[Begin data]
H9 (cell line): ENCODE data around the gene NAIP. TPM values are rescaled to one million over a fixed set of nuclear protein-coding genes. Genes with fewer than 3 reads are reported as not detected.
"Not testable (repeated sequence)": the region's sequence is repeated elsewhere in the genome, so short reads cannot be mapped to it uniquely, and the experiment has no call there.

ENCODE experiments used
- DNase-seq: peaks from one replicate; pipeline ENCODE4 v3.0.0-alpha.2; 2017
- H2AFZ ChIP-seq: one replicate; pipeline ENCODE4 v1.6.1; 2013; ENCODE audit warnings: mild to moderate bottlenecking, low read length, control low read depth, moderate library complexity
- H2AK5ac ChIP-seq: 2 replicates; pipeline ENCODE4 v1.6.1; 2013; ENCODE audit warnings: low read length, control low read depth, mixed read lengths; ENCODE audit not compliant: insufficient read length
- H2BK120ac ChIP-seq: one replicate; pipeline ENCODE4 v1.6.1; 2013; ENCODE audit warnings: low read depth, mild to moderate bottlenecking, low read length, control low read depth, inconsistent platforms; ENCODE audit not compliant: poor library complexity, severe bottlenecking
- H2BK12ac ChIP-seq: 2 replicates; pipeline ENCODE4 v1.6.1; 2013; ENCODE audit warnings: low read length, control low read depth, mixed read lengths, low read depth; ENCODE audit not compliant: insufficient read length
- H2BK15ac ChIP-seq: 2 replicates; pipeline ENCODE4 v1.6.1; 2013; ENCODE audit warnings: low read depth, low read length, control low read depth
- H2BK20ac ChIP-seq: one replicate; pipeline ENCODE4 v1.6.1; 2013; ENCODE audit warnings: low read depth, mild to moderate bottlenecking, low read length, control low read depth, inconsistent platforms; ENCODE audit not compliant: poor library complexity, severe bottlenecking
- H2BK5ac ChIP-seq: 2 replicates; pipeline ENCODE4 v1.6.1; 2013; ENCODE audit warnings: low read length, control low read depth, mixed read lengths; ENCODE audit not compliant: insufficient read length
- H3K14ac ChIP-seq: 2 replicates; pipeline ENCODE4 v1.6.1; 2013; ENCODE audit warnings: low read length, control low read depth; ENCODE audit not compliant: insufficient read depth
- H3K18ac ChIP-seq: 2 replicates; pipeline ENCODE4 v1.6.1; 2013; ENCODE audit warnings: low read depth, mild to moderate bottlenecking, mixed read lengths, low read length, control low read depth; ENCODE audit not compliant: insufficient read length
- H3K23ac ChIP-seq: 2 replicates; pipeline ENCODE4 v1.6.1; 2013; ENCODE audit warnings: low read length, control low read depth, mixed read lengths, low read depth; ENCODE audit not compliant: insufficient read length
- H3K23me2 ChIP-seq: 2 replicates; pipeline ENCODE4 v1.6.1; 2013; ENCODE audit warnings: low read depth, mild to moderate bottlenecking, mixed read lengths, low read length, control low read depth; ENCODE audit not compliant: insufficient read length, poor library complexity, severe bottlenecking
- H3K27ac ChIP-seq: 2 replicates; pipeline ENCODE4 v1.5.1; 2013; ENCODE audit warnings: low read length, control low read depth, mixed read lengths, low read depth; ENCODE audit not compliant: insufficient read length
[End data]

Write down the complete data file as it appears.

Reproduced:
H9 (cell line): ENCODE data around the gene NAIP. TPM values are rescaled to one million over a fixed set of nuclear protein-coding genes. Genes with fewer than 3 reads are reported as not detected.
"Not testable (repeated sequence)": the region's sequence is repeated elsewhere in the genome, so short reads cannot be mapped to it uniquely, and the experiment has no call there.

ENCODE experiments used
- DNase-seq: peaks from one replicate; pipeline ENCODE4 v3.0.0-alpha.2; 2017
- H2AFZ ChIP-seq: one replicate; pipeline ENCODE4 v1.6.1; 2013; ENCODE audit warnings: mild to moderate bottlenecking, low read length, control low read depth, moderate library complexity
- H2AK5ac ChIP-seq: 2 replicates; pipeline ENCODE4 v1.6.1; 2013; ENCODE audit warnings: low read length, control low read depth, mixed read lengths; ENCODE audit not compliant: insufficient read length
- H2BK120ac ChIP-seq: one replicate; pipeline ENCODE4 v1.6.1; 2013; ENCODE audit warnings: low read depth, mild to moderate bottlenecking, low read length, control low read depth, inconsistent platforms; ENCODE audit not compliant: poor library complexity, severe bottlenecking
- H2BK12ac ChIP-seq: 2 replicates; pipeline ENCODE4 v1.6.1; 2013; ENCODE audit warnings: low read length, control low read depth, mixed read lengths, low read depth; ENCODE audit not compliant: insufficient read length
- H2BK15ac ChIP-seq: 2 replicates; pipeline ENCODE4 v1.6.1; 2013; ENCODE audit warnings: low read depth, low read length, control low read depth
- H2BK20ac ChIP-seq: one replicate; pipeline ENCODE4 v1.6.1; 2013; ENCODE audit warnings: low read depth, mild to moderate bottlenecking, low read length, control low read depth, inconsistent platforms; ENCODE audit not compliant: poor library complexity, severe bottlenecking
- H2BK5ac ChIP-seq: 2 replicates; pipeline ENCODE4 v1.6.1; 2013; ENCODE audit warnings: low read length, control low read depth, mixed read lengths; ENCODE audit not compliant: insufficient read length
- H3K14ac ChIP-seq: 2 replicates; pipeline ENCODE4 v1.6.1; 2013; ENCODE audit warnings: low read length, control low read depth; ENCODE audit not compliant: insufficient read depth
- H3K18ac ChIP-seq: 2 replicates; pipeline ENCODE4 v1.6.1; 2013; ENCODE audit warnings: low read depth, mild to moderate bottlenecking, mixed read lengths, low read length, control low read depth; ENCODE audit not compliant: insufficient read length
- H3K23ac ChIP-seq: 2 replicates; pipeline ENCODE4 v1.6.1; 2013; ENCODE audit warnings: low read length, control low read depth, mixed read lengths, low read depth; ENCODE audit not compliant: insufficient read length
- H3K23me2 ChIP-seq: 2 replicates; pipeline ENCODE4 v1.6.1; 2013; ENCODE audit warnings: low read depth, mild to moderate bottlenecking, mixed read lengths, low read length, control low read depth; ENCODE audit not compliant: insufficient read length, poor library complexity, severe bottlenecking
- H3K27ac ChIP-seq: 2 replicates; pipeline ENCODE4 v1.5.1; 2013; ENCODE audit warnings: low read length, control low read depth, mixed read lengths, low read depth; ENCODE audit not compliant: insufficient read length